28 September 2020
Why does Erdogan want nuclear weapons?
Translated by: Sibel Utku Bila /
Orjinal Metin (tr-9/10/2019)
In an unprecedented move, Turkish President Recep Tayyip Erdogan declared his desire to obtain nuclear weapons, flouting Turkey’s obligations as a signatory of the Non-Proliferation Treaty (NPT). Speaking at an economic forum in the central Anatolian city of Sivas Sept. 4, Erdogan praised the advancement of Turkey’s defense industry and then said, “It’s all fine and well, yet some countries have missiles with nuclear warheads, not one or two. But I don’t have missiles with nuclear heads. This I cannot accept.”
Erdogan’s use of the singular first-person pronoun was, of course, meant to denote Turkey and not himself. His statement reflects his mistrust in the nuclear umbrella of NATO, to which his country belongs. Indirectly, it also indicates that he attributes no deterrent significance to the American B61 tactical nuclear weapons deployed at the Incirlik Air Base, in southern Turkey, as part of NATO’s nuclear program.
In further remarks, Erdogan claimed that “all developed countries in the world” have nuclear weapons and recounted an anecdote about how the former president of an unnamed nuclear country grumbled about restrictions on him. Erdogan said, “When I was on a visit there, he told me, ‘They tell us this and that, yet I have about 7,500 nuclear warheads at present, but Russia and America have 12,500 or 15,000. I, too, will make [more].’”
Signaling that he does not object to nuclear arms races, Erdogan commented, “Look at them. Look at what they are competing over. But when it comes to us, they say, ‘Don’t do it!’” In arguing why Turkey’s acquisition of nuclear arms would be legitimate, he pointed to Israel, which is believed to be a nuclear state but maintains a policy of “nuclear ambiguity,” neither confirming nor denying whether it has nuclear weapons. “There is Israel just beside us. Do they have [nuclear weapons]? They do," he said, describing Israel’s possession of nuclear arms as a tool for “bullying” the region.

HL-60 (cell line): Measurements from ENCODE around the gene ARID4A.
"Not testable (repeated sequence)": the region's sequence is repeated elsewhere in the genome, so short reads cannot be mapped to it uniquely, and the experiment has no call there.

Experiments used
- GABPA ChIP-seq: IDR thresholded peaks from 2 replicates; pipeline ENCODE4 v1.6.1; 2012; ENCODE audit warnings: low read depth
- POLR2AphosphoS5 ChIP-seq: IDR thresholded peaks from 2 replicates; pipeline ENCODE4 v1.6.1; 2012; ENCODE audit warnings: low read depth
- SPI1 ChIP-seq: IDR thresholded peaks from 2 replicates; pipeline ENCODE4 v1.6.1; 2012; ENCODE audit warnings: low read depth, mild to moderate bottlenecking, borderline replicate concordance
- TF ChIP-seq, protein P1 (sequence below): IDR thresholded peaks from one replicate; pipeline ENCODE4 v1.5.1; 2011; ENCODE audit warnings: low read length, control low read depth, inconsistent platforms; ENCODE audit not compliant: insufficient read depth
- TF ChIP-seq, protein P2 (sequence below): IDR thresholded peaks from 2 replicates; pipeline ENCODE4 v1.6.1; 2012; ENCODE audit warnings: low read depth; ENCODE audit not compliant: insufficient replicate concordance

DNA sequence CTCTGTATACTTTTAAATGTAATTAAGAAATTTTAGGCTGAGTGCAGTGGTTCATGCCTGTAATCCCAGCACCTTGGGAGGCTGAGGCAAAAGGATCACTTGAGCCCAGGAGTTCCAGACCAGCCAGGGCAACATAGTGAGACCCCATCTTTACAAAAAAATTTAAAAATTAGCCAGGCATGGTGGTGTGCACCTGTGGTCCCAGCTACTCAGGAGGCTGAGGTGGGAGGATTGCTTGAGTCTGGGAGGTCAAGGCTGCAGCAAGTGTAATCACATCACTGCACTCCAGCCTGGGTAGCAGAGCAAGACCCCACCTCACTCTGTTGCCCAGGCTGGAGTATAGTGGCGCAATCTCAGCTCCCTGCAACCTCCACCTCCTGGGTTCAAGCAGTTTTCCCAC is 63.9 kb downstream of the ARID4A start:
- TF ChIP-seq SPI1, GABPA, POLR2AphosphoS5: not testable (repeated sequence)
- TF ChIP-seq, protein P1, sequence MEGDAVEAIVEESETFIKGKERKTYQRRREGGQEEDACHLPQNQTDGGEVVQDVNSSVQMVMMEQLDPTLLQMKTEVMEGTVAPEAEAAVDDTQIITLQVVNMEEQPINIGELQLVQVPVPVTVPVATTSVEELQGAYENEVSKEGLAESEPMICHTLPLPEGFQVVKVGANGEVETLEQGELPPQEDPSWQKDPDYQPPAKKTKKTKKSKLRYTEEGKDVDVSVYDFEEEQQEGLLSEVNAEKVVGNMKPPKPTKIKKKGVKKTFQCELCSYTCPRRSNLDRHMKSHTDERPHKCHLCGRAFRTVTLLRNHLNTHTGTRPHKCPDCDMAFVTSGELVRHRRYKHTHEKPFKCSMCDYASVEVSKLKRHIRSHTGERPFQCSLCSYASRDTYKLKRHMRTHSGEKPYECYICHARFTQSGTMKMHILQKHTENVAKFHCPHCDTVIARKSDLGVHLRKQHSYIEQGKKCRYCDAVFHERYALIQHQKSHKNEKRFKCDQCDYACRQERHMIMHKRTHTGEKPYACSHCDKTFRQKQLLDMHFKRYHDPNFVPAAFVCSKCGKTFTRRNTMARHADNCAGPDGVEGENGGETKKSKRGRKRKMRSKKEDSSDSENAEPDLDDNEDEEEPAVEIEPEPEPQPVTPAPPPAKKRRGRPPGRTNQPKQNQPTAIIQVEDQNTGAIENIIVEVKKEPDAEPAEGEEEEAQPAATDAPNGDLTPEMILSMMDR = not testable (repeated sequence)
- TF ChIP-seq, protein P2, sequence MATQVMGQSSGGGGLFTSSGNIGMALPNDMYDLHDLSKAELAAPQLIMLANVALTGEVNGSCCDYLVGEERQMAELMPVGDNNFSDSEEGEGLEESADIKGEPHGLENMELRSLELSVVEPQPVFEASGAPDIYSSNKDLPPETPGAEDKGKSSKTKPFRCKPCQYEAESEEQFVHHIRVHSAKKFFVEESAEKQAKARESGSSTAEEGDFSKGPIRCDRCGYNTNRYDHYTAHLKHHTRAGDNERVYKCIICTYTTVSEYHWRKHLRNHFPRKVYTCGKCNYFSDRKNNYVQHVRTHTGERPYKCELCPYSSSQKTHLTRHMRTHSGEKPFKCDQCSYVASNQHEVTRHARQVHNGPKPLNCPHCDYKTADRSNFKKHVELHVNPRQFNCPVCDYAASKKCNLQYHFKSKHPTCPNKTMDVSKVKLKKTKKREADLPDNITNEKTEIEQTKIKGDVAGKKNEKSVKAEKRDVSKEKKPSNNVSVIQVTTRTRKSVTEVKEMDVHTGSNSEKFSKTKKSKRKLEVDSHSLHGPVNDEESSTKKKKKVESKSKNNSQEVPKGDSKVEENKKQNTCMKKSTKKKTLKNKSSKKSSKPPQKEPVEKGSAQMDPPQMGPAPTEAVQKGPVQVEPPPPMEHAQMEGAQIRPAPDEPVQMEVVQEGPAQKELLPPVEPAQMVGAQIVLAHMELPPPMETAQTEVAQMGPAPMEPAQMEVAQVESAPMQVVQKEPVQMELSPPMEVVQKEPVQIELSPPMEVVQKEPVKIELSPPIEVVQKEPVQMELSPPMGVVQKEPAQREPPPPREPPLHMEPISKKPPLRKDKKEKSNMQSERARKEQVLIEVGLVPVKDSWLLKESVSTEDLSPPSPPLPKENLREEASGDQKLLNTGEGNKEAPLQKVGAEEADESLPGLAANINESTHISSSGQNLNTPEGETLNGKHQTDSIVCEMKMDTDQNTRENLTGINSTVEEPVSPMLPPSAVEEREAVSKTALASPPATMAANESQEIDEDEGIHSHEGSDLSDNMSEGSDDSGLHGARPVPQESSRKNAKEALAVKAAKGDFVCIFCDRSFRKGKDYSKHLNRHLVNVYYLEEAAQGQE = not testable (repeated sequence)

As he wrapped up the topic, Erdogan made a crucial remark. “We are currently working on it,” he assured the audience, suggesting that Turkey is engaged in activities to acquire a nuclear capability. If that is indeed the case, open sources are, of course, unavailable on what those activities entail and how much they have progressed.
The Turkish Foreign Ministry, meanwhile, maintains the page “Arms Control and Disarmament” on its website, which emphasizes Turkey’s “active participation in international efforts in these areas, adherence to relevant international instruments and their full implementation.” It lists the multilateral agreements that Turkey has joined to become part of international control regimes against the proliferation of nuclear weapons and ballistic missiles. That this ministry is bound to a president who “cannot accept” not having nuclear weapons is an inexplicable paradox.